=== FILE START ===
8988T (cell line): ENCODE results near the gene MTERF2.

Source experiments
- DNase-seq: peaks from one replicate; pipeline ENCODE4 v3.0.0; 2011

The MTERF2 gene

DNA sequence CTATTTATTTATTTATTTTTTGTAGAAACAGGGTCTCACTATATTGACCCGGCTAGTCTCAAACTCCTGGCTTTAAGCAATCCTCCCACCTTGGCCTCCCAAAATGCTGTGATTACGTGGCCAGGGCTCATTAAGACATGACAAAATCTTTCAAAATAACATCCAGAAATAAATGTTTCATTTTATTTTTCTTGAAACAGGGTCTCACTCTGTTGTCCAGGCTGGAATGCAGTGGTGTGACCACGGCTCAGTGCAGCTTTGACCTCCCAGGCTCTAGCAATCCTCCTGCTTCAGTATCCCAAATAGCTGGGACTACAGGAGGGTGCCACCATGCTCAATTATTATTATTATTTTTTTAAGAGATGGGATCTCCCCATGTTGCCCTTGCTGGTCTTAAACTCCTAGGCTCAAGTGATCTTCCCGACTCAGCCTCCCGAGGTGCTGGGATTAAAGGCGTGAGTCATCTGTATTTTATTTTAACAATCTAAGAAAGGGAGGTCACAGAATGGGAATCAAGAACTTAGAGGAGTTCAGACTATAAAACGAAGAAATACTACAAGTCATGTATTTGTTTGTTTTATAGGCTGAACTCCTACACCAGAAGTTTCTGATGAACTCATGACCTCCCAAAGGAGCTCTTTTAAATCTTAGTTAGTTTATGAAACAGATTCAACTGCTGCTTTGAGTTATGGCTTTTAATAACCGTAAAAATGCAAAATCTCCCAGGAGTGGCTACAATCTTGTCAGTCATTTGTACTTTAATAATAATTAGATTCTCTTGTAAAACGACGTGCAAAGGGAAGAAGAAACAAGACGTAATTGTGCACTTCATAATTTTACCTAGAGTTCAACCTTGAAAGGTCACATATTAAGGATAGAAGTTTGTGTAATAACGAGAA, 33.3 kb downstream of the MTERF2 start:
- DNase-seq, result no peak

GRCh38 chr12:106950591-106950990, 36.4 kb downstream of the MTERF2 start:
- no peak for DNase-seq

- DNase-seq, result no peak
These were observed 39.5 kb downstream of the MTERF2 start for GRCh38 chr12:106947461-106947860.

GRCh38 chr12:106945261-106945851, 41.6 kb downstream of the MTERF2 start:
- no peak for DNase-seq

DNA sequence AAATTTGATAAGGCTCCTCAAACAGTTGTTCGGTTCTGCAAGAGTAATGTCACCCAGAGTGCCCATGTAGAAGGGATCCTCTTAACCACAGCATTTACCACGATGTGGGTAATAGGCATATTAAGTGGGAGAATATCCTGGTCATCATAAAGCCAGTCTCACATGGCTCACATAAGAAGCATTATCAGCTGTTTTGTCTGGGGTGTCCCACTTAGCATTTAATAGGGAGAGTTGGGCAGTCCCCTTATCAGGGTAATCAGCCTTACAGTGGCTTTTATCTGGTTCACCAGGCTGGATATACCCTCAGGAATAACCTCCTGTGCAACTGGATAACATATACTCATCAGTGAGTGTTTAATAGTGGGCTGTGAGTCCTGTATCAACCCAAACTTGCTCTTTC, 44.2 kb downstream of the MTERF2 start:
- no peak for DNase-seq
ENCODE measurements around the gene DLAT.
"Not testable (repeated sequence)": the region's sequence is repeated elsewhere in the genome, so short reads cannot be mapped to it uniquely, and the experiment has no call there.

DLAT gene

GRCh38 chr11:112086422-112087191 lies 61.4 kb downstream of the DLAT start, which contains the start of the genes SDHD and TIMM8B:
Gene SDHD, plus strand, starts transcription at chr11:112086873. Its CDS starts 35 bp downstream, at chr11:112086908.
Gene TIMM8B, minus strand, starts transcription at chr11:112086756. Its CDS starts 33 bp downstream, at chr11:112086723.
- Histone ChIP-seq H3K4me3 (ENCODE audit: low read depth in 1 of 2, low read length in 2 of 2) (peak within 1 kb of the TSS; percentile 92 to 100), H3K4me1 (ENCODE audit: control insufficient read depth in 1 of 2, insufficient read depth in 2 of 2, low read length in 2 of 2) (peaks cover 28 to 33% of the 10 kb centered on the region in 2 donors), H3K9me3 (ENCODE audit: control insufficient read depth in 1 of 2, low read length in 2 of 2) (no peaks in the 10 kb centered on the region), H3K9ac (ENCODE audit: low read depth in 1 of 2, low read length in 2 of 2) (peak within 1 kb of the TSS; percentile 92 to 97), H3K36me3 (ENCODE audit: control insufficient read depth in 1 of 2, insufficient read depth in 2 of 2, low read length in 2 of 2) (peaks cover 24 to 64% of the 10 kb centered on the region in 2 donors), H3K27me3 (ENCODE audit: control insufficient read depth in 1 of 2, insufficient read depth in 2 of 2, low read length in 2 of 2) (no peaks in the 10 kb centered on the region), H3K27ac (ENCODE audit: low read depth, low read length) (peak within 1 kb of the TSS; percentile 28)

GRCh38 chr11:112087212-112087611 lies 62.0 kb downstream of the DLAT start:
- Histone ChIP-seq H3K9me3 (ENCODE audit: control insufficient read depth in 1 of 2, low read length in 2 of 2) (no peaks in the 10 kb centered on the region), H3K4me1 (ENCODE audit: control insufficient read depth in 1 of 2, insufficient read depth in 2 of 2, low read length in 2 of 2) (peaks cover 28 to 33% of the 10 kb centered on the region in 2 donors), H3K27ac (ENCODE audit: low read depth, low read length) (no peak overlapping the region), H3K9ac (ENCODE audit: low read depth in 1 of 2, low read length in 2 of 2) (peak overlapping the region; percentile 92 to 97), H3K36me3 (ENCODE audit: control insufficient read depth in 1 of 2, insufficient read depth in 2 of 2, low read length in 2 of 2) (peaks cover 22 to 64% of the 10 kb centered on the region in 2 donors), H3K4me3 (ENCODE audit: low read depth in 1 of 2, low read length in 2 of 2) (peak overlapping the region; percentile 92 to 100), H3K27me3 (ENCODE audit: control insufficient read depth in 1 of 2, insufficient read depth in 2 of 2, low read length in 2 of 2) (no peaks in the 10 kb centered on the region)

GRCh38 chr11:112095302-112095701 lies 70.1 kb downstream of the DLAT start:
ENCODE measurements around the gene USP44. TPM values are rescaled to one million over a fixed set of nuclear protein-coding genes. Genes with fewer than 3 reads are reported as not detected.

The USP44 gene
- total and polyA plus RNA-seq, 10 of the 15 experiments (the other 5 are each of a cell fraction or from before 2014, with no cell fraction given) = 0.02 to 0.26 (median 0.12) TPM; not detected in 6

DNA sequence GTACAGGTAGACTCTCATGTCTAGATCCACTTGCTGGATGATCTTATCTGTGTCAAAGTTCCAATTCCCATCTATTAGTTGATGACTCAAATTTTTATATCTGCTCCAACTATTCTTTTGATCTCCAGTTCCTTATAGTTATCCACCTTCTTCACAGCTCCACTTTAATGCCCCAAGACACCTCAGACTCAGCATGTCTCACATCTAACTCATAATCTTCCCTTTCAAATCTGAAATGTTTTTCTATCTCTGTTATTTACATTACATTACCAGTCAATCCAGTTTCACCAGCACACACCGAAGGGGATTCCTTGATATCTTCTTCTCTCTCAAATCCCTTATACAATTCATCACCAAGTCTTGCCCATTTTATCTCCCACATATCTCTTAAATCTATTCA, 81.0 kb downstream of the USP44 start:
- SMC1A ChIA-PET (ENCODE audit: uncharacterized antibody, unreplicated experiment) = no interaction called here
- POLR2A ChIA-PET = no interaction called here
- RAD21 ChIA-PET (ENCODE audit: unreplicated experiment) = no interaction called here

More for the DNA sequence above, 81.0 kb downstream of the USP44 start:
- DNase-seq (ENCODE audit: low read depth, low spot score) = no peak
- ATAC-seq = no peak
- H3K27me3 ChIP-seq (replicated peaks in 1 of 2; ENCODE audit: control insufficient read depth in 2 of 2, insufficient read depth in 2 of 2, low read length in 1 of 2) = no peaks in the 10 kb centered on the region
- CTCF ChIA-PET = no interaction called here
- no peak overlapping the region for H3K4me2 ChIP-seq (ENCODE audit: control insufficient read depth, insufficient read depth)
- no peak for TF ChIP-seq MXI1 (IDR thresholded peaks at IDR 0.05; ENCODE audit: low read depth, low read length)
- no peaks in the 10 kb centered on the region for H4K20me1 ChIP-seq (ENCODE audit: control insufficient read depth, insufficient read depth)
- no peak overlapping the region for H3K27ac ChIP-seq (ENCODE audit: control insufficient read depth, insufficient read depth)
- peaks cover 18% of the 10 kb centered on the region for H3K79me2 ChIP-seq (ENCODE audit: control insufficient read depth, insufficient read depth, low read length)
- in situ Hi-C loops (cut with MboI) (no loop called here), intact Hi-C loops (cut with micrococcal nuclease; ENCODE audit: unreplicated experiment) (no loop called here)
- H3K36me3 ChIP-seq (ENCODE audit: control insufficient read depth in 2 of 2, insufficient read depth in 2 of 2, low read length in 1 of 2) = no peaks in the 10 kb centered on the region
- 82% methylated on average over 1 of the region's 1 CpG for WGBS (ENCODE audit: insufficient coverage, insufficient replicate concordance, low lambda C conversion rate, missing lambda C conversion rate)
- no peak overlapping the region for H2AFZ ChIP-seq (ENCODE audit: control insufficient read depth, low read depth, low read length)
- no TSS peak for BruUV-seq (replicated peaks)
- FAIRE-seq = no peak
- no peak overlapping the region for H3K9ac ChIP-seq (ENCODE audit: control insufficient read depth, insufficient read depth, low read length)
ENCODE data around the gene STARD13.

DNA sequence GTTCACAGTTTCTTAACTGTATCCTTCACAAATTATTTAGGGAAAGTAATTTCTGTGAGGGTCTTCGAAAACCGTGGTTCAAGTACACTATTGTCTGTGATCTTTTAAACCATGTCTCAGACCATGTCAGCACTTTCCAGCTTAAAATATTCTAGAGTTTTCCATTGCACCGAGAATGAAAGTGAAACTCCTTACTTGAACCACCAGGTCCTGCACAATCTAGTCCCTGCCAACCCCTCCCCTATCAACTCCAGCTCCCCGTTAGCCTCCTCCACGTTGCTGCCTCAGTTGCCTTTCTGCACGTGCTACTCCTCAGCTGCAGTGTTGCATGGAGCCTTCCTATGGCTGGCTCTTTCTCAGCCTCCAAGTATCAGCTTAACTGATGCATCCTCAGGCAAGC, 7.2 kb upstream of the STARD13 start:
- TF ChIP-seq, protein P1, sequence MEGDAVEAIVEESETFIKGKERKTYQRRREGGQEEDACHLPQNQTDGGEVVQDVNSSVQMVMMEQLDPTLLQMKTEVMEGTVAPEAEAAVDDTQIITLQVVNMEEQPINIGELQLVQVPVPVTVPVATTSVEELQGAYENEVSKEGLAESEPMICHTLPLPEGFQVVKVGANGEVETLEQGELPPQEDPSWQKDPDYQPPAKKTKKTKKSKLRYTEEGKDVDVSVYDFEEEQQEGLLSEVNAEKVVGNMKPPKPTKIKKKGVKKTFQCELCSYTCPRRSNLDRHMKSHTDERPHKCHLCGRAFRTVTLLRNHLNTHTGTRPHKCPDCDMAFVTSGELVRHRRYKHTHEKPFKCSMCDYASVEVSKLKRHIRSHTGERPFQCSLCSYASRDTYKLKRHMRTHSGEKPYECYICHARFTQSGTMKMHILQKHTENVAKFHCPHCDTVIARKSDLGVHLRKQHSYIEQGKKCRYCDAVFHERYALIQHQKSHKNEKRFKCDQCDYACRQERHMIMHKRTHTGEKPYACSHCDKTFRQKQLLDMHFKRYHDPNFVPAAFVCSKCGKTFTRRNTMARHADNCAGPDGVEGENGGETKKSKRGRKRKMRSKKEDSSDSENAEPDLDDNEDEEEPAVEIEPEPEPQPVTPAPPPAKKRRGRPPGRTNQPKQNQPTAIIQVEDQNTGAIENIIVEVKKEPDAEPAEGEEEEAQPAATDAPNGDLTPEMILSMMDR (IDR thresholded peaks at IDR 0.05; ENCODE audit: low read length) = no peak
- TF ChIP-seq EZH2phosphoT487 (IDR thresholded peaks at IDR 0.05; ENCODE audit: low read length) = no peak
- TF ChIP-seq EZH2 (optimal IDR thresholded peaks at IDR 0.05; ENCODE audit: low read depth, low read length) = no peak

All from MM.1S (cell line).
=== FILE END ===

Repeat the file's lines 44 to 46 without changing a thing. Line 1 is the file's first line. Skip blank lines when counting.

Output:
- 82% methylated on average over 1 of the region's 1 CpG for WGBS (ENCODE audit: insufficient coverage, insufficient replicate concordance, low lambda C conversion rate, missing lambda C conversion rate)
- no peak overlapping the region for H2AFZ ChIP-seq (ENCODE audit: control insufficient read depth, low read depth, low read length)
- no TSS peak for BruUV-seq (replicated peaks)